The main three arguments that started this discussion were:
1. Soup lists would not be as effective if players stuck to an army list that was pure fluff by the universe/lore of Warhammer 40K.
2. Games Workshop would not need to nerf units and rules so much if they were not used and abused so much in tournaments.
3. The overpowered units get buffed by Games Workshop because then more players would buy them.
I think that the people I spoke with were forgetting a specific fourth point which is that in any game that pits player versus player, there will always be an element of competitiveness. That just cannot be helped as even in a friendly fun game both players want to win. It's simply human nature.
The main responses to the three points above were:
1. If Games Workshop did their job right then the game would be balanced and problems like soup lists wouldn't be an issue.
2. People should not be punished or put down because they enjoy the play style they find most fun.
3. It's Games Workshop's fault for releasing a rules set that can be abused like this.
You can certainly see that this is a topic that resulted in a lot of discussion, much of it heated. But it raised a further three points that I am going to try and address here myself:
1. Is competitiveness ruining/has ruined Warhammer 40K?
2. Why is it ruining/has ruined 40K?
3. How can we fix this?
In this particular discussion my response to point 1 was "yes, somewhat". War games by their very nature are meant to be competitive exercises. The problem is that Warhammer 40K is a game that generally draws two sorts of people - competitive players who play the mechanical side of the game and casual / narrative players who (usually) want to play less competitively but are more interested in playing because of the fluff side of the game. In my experience, the two sides rarely enjoy a game together because they want different things out of it.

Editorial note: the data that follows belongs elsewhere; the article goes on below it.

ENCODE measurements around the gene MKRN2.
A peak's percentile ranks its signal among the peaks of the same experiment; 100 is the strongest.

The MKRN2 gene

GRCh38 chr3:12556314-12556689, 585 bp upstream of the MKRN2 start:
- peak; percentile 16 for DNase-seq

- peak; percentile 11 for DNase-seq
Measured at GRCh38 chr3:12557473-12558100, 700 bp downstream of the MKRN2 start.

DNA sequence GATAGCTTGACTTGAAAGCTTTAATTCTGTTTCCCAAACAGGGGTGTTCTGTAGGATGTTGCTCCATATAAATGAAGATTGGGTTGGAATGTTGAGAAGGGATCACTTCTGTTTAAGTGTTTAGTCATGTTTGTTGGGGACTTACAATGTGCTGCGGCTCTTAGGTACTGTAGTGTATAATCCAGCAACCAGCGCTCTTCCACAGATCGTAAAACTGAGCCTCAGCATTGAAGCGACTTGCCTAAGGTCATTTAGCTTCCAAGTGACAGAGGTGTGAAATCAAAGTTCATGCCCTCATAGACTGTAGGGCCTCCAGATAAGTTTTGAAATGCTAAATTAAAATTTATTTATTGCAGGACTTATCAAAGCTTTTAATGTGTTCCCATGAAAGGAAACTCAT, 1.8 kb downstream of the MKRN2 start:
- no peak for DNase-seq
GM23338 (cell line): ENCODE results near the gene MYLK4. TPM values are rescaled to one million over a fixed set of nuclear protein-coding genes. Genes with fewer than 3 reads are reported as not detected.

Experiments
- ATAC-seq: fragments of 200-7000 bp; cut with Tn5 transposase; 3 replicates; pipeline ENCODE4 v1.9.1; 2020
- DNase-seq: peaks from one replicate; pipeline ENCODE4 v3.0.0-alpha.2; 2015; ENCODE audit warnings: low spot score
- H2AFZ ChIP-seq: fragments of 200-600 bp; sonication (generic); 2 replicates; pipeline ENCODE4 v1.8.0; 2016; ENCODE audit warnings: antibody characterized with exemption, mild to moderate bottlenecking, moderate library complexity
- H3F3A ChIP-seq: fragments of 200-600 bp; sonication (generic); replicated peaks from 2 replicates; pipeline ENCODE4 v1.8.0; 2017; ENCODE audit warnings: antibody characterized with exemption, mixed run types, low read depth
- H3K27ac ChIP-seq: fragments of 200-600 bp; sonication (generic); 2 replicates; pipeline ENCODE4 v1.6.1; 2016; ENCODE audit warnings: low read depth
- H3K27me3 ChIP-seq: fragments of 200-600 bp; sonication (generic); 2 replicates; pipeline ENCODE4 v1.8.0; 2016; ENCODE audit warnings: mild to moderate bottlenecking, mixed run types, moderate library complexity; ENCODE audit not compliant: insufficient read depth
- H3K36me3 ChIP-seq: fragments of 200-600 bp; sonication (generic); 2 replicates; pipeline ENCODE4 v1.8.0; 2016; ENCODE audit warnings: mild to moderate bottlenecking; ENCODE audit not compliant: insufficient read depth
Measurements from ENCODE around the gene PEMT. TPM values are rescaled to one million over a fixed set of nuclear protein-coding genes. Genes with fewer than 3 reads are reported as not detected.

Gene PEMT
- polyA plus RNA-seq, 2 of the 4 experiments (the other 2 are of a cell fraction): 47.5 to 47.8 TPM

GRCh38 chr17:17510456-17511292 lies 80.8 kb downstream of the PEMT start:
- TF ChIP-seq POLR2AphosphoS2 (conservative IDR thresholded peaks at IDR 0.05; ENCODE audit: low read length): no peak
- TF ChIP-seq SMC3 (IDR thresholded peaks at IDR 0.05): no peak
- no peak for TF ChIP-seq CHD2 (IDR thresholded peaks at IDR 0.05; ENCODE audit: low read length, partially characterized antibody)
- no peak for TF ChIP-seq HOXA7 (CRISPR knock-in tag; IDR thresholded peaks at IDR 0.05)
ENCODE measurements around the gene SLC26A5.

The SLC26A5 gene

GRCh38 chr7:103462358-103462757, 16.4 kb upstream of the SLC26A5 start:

Competitive play is about winning, although not necessarily WAAC (win at all costs). It's turning up with a perfect list and playing it to achieve victory. That is fine when it is competitive versus competitive. More often than not though I see competitive players using that same style against less competitive players and casual players, usually to detriment of the casual players enjoyment of the game. It is almost as if some competitive players cannot tone their play style down to accommodate the play style of their opponent. That however is not the fault of the game but the problem of having two very different styles of play. I sometimes wonder whether traditional historical war gaming has the same issue?
Some may disagree with me here but I have found that the 8th edition rules do not support a competitive style of play very well. It is too easy to break the mechanics and push the envelope too far. However, if played for a fun and casual format that isn't built around using and abusing the mechanics of a much simpler system than we have had before, it works fantastically. It is a war game so it is going to have tournaments and competitive events but I don't feel that that is where the heart and soul of 8th edition lies. Nor do I think it was the intent of Games Workshop was to produce a competitive game system.